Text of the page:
Deciding to Return to School
For many women, continuing their education is a major step, whether they pursue an undergraduate or graduate degree, full-time or part-time.
Women can benefit from obtaining a degree in many ways (including the opportunity to earn a higher income), but there are drawbacks associated with pursuing higher education that women should also consider.
Advantages and Disadvantages of Going Back to School
Not only can returning to school increase income, but it can also help some women become financially independent from public assistance, family or a romantic partner. This can be especially beneficial for a woman who is trying to get out of an abusive relationship.
Going back to school may also lead to career advancement, better job security (which could include better employment benefits), and can even help a woman start a new career. On a personal level, school can provide intellectual stimulation and may increase the likelihood that a woman’s child will pursue higher education.
While returning to school can benefit women, there are also some disadvantages. It’s a good idea for women who are thinking about pursuing a degree to consider factors such as their readiness to handle school-related stress, time management, and whether or not they have the necessary skills for academic success.
Paying for College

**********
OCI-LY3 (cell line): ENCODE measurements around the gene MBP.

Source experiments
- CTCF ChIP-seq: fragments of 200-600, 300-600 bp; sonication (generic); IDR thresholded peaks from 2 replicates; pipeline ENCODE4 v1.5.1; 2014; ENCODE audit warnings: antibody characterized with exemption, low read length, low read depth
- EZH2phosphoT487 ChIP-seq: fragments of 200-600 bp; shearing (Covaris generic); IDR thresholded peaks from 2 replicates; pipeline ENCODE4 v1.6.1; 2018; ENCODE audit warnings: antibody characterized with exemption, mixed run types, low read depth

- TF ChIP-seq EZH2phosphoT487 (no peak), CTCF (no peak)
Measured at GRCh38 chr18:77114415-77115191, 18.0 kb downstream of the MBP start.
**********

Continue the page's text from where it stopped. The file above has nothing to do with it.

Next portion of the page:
Women should also determine how they will pay for their education. Fortunately, many financial resources exist that can help nontraditional students fund their degrees, including scholarships. There are also federal programs, such as the Federal Pell Grant, that can help students with financial difficulties. Additionally, graduate students may get funding through assistantships or fellowships.
Back to School To-Do List
If you’ve chosen to obtain a degree after you’ve weighed the advantages and disadvantages, here are some suggestions from the U.S. Department of Education that can make the process of returning to school easier:
- If you’re not sure what career you’d like to enter, search different careers using tools, such as the U.S. Department of Labor’s Occupational Outlook Handbook.
- Research potential schools using the National Center for Education Statistics’ College Navigator.
- It’s also a good idea to ask employers in your chosen field what colleges they recommend for the best training.
- Look for ways to fund your education: apply for federal student aid, inquire about assistance from your employer, and research other funding opportunities such as scholarships.
For more information on returning to school, contact your local UF/IFAS Extension office.